To make sure that the machine was trained with sufficient included/excluded examples, the minimum number of included papers was set at 20 before switching into priority mode from the random mode. Depending on the distinction between includes and excludes from the title and abstract, we will manually screen certain number of the literature until the performance of the binary classifier is more reliable. The performance of the binary classifier will be validated by checking the parameters of the model such as accuracy, precision, and recall. If the classifier works well, we will apply the model to the remaining unscreened literatures. Thus, the remaining literatures will be organised into 10 categories with scores representing the likelihood of relevance (range from 0 to 99, with 99 indicating highly relevant and 0 indicating not relevant at all). Based on the validation of the classifier model (accuracy, AUC, precision, and recall), we will decide a cut-off point when the relevance score is acceptable for inclusion or exclusion. After this, we may use priority screening to check the literatures within an ambiguous range of the score e.g., 20–80), where the model is uncertain whether the literature should be included or excluded.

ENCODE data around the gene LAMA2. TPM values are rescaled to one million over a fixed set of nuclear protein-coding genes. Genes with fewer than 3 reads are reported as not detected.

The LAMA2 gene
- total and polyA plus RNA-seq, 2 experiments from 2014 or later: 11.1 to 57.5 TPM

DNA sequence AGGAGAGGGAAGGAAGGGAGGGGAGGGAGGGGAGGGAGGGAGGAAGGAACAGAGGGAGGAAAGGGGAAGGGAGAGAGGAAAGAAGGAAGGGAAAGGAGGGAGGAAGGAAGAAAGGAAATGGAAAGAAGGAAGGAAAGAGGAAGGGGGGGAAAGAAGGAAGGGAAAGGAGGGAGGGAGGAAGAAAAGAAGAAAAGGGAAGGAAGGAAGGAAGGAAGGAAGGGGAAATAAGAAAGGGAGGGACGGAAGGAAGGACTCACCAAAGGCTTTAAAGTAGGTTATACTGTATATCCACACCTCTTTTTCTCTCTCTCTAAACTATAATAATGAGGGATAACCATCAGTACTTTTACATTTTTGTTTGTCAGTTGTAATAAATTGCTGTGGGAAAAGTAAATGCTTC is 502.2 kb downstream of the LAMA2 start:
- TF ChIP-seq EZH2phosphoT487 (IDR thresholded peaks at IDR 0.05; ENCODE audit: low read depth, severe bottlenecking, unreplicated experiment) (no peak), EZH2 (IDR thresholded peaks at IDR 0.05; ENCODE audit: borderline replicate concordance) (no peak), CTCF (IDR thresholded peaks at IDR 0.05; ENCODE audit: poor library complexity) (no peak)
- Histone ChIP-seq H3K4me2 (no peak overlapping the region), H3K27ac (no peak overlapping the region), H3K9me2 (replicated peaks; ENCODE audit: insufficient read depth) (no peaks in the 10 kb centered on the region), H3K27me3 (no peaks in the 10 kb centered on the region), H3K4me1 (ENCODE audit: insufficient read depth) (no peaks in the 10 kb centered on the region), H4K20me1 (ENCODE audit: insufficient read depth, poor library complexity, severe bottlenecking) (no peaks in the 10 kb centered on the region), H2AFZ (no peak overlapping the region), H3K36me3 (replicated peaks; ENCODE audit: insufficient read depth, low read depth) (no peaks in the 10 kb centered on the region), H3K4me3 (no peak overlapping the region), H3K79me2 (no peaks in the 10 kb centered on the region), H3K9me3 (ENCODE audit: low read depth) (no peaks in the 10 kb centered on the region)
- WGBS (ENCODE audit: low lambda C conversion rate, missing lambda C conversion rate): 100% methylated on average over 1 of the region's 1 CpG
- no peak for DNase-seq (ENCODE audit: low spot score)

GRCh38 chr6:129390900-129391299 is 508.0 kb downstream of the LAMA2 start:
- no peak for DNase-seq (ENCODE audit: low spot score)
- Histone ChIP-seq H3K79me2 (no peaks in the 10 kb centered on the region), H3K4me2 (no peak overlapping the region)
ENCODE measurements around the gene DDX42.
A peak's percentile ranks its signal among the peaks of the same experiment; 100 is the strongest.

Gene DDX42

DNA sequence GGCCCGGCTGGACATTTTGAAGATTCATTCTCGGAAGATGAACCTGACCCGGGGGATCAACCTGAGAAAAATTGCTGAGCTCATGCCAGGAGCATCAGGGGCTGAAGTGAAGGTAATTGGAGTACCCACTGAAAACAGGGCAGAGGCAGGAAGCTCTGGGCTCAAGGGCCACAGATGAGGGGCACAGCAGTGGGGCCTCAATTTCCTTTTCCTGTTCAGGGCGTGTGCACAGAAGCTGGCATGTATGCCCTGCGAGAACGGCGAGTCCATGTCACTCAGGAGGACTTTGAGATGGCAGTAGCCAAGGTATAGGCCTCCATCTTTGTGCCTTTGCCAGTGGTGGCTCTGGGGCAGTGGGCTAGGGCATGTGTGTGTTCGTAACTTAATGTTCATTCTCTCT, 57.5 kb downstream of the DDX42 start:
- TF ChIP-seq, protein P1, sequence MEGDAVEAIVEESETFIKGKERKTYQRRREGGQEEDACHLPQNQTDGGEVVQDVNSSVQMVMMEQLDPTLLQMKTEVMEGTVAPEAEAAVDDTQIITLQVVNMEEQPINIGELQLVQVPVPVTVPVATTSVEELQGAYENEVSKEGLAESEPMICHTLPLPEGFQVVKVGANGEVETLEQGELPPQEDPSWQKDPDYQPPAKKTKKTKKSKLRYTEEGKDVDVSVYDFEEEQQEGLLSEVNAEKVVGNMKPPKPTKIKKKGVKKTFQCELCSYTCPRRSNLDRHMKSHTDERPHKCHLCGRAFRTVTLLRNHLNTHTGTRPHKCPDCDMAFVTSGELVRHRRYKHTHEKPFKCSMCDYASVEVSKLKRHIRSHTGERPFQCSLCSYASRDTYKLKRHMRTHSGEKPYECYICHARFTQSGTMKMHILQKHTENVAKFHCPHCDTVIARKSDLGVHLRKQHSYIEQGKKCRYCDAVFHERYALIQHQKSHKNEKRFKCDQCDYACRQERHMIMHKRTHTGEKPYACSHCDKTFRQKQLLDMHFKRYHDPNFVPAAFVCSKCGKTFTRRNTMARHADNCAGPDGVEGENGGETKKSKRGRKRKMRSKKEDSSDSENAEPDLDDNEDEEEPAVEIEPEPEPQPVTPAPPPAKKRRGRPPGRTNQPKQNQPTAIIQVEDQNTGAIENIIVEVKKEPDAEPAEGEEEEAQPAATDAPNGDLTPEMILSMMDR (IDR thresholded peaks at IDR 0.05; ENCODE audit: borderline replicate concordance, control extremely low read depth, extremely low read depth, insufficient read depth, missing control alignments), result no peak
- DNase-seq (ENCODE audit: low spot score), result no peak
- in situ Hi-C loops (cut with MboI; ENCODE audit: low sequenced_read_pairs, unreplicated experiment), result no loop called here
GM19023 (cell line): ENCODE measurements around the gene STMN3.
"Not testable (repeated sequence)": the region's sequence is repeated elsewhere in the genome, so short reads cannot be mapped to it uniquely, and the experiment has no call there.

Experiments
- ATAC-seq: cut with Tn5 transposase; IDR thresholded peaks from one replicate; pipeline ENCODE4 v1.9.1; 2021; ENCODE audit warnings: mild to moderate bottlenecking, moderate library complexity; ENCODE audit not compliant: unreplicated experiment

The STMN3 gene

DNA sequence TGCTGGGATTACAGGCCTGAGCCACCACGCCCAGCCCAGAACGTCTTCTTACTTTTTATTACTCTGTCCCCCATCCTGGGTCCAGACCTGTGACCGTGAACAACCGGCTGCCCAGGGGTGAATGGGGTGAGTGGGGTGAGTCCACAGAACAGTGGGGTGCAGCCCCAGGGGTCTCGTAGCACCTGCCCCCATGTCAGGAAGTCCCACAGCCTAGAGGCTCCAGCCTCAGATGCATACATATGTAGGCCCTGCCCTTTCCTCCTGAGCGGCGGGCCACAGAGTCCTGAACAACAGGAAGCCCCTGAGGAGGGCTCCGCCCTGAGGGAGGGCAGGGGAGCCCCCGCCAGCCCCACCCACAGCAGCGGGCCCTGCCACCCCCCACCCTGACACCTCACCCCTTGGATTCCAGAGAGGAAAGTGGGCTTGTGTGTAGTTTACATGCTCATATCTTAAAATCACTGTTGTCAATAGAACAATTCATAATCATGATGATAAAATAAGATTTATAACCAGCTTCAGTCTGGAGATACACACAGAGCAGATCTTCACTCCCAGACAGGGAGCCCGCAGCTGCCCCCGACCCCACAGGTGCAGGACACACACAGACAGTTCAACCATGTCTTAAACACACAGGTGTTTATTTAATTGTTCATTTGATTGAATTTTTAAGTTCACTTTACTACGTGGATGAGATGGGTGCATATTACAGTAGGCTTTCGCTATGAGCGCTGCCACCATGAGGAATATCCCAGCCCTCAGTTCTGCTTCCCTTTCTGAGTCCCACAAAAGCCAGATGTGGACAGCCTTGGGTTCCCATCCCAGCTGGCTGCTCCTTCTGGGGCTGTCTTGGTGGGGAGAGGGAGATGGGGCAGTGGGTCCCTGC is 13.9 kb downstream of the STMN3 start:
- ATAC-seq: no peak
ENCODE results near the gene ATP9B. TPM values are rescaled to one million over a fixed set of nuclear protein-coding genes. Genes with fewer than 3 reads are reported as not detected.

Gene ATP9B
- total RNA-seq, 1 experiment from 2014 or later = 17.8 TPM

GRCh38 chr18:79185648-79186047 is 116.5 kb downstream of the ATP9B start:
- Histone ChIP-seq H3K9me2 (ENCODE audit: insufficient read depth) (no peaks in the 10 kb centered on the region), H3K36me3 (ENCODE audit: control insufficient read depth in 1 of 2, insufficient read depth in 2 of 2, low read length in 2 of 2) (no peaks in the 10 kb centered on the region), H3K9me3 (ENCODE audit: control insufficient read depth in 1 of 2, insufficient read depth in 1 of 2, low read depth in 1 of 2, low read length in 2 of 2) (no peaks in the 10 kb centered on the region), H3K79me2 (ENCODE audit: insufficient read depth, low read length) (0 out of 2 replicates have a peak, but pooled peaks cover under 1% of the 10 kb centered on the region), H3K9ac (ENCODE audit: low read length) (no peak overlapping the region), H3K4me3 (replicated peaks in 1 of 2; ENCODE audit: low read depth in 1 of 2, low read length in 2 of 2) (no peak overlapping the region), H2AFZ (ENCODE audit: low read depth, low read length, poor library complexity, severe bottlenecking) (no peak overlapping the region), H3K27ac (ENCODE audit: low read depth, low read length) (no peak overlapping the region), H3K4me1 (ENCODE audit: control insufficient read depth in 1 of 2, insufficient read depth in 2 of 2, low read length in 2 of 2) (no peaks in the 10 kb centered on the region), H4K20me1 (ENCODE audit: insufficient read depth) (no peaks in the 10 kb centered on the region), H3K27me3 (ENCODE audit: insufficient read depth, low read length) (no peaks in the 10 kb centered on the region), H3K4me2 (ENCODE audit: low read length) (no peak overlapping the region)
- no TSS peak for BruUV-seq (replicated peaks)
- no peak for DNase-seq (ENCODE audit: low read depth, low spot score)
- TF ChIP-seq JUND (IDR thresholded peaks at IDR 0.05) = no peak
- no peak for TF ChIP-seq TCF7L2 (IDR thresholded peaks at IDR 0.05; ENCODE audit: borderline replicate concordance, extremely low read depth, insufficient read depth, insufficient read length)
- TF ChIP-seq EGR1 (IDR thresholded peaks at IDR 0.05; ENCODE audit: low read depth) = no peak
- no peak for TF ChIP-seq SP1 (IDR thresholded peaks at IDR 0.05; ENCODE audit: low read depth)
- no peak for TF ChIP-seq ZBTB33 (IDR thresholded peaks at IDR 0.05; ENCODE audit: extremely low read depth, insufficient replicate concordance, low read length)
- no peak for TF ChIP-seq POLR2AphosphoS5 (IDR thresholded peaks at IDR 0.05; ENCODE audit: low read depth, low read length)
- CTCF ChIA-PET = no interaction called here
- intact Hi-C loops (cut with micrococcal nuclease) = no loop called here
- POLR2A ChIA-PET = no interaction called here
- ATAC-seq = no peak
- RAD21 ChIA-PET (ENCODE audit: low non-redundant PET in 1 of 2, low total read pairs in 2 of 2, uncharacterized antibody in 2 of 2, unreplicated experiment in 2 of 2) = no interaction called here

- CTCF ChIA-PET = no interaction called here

During the full-text screening, we will extract the metadata in EPPI reviewer according to the coding system (Additional file 5). Alternatively, if the volume of literature after screening based on title and abstract is very large, we may use a unsupervised or semi-supervised machine learning such as topic modelling rather than full-text screening to cluster the topics and synthesise the evidence narratively. Without any human training, topic modelling can find the thematic topics with the computer algorithm that can automatically identify the clusters of words from the included literature. The clusters of words occurring together are used to describe a topic and the topic score of each document is calculated based on the associations between the words in the document and the specific topic. Based on the balance between adequate detail and interpretability of the topics, we will decide the number of topics in the final model.